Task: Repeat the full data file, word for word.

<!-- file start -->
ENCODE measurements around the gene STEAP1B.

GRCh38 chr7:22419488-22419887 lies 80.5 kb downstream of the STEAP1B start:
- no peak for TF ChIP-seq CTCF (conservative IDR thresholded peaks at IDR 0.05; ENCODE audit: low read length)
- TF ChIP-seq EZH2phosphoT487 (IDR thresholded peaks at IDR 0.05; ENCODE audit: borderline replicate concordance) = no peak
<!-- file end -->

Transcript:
ENCODE measurements around the gene STEAP1B.

GRCh38 chr7:22419488-22419887 lies 80.5 kb downstream of the STEAP1B start:
- no peak for TF ChIP-seq CTCF (conservative IDR thresholded peaks at IDR 0.05; ENCODE audit: low read length)
- TF ChIP-seq EZH2phosphoT487 (IDR thresholded peaks at IDR 0.05; ENCODE audit: borderline replicate concordance) = no peak